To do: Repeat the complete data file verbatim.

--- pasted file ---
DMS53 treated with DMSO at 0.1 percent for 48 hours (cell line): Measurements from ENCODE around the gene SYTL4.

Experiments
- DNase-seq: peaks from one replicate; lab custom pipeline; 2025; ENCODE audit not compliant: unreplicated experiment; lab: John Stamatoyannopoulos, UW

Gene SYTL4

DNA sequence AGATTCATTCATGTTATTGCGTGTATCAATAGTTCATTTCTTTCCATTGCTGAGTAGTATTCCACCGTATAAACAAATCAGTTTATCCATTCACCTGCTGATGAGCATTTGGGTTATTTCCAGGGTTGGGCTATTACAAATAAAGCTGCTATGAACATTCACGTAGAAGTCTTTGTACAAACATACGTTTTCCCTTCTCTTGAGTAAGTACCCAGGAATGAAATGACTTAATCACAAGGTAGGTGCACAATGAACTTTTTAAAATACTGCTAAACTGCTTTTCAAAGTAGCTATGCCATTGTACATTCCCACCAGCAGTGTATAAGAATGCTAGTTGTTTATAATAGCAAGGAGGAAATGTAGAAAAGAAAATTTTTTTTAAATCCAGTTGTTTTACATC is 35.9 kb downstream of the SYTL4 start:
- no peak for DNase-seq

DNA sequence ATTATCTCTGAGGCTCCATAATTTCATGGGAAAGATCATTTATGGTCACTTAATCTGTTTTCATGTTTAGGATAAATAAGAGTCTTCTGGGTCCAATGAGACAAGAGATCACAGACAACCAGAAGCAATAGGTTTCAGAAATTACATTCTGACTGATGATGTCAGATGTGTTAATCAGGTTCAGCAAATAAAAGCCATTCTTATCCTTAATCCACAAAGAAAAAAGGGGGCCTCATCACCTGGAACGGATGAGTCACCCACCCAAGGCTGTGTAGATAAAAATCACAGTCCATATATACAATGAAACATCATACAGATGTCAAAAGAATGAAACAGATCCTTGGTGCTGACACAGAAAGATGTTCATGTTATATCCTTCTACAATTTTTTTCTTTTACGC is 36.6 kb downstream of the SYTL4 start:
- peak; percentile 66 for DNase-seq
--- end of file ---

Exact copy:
DMS53 treated with DMSO at 0.1 percent for 48 hours (cell line): Measurements from ENCODE around the gene SYTL4.

Experiments
- DNase-seq: peaks from one replicate; lab custom pipeline; 2025; ENCODE audit not compliant: unreplicated experiment; lab: John Stamatoyannopoulos, UW

Gene SYTL4

DNA sequence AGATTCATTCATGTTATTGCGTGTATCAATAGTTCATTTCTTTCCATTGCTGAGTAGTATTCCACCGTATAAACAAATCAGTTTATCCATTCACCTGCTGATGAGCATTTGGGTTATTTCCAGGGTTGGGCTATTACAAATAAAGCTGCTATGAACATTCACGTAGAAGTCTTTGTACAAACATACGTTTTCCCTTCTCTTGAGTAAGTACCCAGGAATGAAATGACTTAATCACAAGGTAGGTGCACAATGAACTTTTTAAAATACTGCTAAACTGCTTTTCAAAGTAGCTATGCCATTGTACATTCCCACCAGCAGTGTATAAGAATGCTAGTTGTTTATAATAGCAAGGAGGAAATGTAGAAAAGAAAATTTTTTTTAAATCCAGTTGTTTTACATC is 35.9 kb downstream of the SYTL4 start:
- no peak for DNase-seq

DNA sequence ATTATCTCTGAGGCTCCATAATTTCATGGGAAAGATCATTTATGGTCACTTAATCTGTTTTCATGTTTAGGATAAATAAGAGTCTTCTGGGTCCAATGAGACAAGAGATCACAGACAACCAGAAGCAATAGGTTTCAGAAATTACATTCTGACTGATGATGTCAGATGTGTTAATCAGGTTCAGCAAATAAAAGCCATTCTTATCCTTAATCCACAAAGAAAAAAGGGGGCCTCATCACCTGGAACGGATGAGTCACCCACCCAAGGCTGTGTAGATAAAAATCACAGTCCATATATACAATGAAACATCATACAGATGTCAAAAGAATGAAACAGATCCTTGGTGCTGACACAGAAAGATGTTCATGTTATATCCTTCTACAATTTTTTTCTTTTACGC is 36.6 kb downstream of the SYTL4 start:
- peak; percentile 66 for DNase-seq